To reinterpret Tolstoy: Happy housewives may be happy in their own ways, but bored housewives, it seems, are all like Madame Bovary. Especially if they share (almost) a name with Flaubert’s famous adulteress, the ill-fated Emma Bovary, who yearned for escape from her humdrum life and paid the price.
This soft, pleasing updating of the literary classic brings a beautiful young English matron, Gemma Bovery (Gemma Arterton), and her husband, Charles ( Jason Flemyng), to rural Normandy, where they’ve moved to escape London’s bustle. The immediate source of the film’s material is a satiric graphic novel by Posy Simmonds, the British writer/cartoonist also known for her Far From the Madding Crowd graphic update, Tamara
Drew, which also became a movie starring Arterton. Gemma Bovery’s story, mostly in French sprinkled with some English, is revealed from the sad-eyed perspective of Martin Joubert (Fabrice Luchini), her neighbor across the way. Joubert is the local baker, in semi-retirement from his life as a Parisian book editor, and with his literary leanings, he sees and projects the Flaubert story onto his pretty new neighbor.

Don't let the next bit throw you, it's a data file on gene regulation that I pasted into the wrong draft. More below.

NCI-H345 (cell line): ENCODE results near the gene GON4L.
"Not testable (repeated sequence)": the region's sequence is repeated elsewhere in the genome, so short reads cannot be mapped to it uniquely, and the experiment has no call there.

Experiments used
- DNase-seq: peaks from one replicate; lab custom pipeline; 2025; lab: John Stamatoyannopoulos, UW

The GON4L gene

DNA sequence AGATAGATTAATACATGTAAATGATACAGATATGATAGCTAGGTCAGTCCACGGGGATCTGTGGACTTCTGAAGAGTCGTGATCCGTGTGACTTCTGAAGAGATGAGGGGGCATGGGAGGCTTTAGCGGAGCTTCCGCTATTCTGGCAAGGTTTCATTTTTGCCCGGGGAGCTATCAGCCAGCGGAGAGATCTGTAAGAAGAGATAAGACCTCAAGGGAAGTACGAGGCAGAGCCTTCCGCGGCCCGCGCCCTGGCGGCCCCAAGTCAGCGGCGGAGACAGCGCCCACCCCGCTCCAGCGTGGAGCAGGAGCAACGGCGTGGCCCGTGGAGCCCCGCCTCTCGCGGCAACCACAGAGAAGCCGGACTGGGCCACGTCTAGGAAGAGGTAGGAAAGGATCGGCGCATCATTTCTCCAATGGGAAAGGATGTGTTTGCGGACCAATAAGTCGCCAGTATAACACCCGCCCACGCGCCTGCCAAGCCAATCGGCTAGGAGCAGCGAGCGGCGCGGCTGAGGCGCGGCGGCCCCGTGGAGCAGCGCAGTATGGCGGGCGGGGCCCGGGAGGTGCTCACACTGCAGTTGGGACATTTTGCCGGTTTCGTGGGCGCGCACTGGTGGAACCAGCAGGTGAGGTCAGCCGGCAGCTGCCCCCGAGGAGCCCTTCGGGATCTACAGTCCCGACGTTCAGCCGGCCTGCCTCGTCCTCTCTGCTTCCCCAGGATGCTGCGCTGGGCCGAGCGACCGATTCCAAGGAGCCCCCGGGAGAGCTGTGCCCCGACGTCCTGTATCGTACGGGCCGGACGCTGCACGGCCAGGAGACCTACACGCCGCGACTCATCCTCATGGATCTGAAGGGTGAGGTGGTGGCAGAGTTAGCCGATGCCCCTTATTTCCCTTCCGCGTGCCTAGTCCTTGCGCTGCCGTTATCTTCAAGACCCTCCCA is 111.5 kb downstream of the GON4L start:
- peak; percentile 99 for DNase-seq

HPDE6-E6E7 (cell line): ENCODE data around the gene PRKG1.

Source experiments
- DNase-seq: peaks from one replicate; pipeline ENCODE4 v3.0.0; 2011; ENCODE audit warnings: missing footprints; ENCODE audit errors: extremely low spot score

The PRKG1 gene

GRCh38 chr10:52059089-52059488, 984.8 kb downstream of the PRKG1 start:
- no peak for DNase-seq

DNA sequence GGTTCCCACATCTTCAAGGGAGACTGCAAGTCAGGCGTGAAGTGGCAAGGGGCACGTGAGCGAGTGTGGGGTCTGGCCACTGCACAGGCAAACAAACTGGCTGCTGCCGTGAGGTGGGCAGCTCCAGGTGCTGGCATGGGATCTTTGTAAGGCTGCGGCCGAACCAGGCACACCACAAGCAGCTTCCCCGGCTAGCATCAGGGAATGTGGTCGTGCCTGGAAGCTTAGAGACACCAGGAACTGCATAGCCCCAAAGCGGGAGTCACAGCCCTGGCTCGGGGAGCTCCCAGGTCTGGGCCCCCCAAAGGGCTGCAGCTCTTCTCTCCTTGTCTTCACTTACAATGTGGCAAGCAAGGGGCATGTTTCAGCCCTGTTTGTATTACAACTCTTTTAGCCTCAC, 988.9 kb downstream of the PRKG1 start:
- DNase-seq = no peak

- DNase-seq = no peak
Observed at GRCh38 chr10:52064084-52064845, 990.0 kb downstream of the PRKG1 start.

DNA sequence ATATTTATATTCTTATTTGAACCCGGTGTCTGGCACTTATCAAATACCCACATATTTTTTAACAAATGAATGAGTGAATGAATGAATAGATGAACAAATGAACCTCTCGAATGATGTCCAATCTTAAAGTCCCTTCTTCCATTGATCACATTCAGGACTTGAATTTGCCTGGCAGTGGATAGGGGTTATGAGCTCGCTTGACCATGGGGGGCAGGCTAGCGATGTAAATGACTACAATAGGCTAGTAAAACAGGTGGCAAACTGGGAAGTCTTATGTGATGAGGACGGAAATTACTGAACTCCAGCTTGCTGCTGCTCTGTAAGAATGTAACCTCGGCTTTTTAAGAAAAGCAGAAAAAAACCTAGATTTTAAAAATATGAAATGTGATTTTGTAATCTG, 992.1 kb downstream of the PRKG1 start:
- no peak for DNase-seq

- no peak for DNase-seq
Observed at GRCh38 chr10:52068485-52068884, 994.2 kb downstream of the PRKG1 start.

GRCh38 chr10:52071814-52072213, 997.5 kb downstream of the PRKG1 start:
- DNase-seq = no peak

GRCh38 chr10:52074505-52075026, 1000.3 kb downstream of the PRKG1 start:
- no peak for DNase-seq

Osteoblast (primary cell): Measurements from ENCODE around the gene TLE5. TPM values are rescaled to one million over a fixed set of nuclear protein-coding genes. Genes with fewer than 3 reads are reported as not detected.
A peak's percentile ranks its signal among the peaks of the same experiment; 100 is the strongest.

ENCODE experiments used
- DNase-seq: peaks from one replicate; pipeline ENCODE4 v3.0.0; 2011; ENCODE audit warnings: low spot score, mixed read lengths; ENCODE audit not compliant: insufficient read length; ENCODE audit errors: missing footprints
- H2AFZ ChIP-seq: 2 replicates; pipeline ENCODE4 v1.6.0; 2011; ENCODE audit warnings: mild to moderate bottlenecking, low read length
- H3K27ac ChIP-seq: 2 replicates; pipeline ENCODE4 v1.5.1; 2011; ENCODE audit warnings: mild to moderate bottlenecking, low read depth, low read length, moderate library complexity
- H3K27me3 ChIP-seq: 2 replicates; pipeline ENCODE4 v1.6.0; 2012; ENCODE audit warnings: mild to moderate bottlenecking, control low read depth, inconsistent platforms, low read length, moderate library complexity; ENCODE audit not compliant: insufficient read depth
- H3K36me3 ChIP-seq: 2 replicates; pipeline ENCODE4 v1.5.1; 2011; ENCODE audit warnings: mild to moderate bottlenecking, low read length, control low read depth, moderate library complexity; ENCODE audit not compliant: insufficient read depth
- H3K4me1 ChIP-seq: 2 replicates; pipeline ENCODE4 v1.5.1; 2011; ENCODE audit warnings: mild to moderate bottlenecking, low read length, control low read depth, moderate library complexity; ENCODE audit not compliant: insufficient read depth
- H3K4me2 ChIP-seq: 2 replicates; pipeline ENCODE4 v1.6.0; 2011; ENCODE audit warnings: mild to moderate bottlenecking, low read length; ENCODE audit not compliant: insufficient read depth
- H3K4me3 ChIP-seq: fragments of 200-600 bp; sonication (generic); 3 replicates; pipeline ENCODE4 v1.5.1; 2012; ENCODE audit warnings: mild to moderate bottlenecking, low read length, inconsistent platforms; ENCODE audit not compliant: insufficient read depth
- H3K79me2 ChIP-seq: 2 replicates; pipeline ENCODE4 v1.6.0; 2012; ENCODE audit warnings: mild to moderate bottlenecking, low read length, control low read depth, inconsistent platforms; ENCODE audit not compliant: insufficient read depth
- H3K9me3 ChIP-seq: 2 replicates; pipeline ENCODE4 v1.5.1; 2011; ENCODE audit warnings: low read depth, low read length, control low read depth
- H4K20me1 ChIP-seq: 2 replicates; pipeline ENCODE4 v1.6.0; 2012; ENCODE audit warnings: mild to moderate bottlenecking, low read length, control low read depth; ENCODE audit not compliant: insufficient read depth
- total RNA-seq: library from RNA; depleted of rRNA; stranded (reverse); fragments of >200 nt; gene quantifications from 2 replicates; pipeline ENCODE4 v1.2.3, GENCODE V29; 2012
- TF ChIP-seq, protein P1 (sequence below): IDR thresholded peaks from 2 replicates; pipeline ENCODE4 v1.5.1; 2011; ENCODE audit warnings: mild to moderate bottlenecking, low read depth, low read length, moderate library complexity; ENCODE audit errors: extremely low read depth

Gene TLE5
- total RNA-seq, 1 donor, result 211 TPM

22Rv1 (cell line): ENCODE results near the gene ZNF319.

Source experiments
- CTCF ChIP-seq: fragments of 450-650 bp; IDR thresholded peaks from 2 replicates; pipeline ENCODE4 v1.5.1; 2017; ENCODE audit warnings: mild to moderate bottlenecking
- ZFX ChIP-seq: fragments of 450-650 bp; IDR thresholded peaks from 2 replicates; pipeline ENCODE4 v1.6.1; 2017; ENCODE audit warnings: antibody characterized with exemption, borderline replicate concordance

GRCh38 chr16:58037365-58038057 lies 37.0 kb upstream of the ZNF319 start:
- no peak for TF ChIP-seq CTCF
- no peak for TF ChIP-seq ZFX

Director Anne Fontaine (Coco Before Chanel) leads us in from the end, where Joubert discovers the distraught Charles burning the departed Gemma’s effects, because they are too painful to keep. While Charles is briefly distracted, Joubert plucks Gemma’s diary from the burn pile and slips it under his coat. From his reading of it, and his occasional narration, we discover in flashback Gemma’s doomed path as it converges with and departs from the life of her famous literary namesake.
Gemma doesn’t quite suffer the passionate discontent of Flaubert’s heroine, but she still manages to find her way into an affair that easily echoes the book’s romance. But Fontaine has a lot more fun with it than Flaubert did. One particularly droll moment has Joubert encountering Gemma on a country lane just as she is stung on her back under her dress by a bee. When, flustered, he tells her that the only way to remove the venom is by sucking it out, she orders him in no uncertain terms to get on with it.
The Boverys’ house turns out to have a mouse problem, and Gemma buys rat poison to get rid of the varmints. Joubert is horrified — the poison contains arsenic, which plays into his fatalistic Flaubert scenario. But the movie’s story has a few twists and tricks left up its sleeve.
Arterton brings a classic English roselike beauty to her character, and the whole cast is good, but it is Luchini’s obsessive, nosy, infatuated baker that makes the dough rise. — Jonathan Richards
Mrs. Bovery, I’m trying to seduce you: Gemma Arterton and Niels Schneider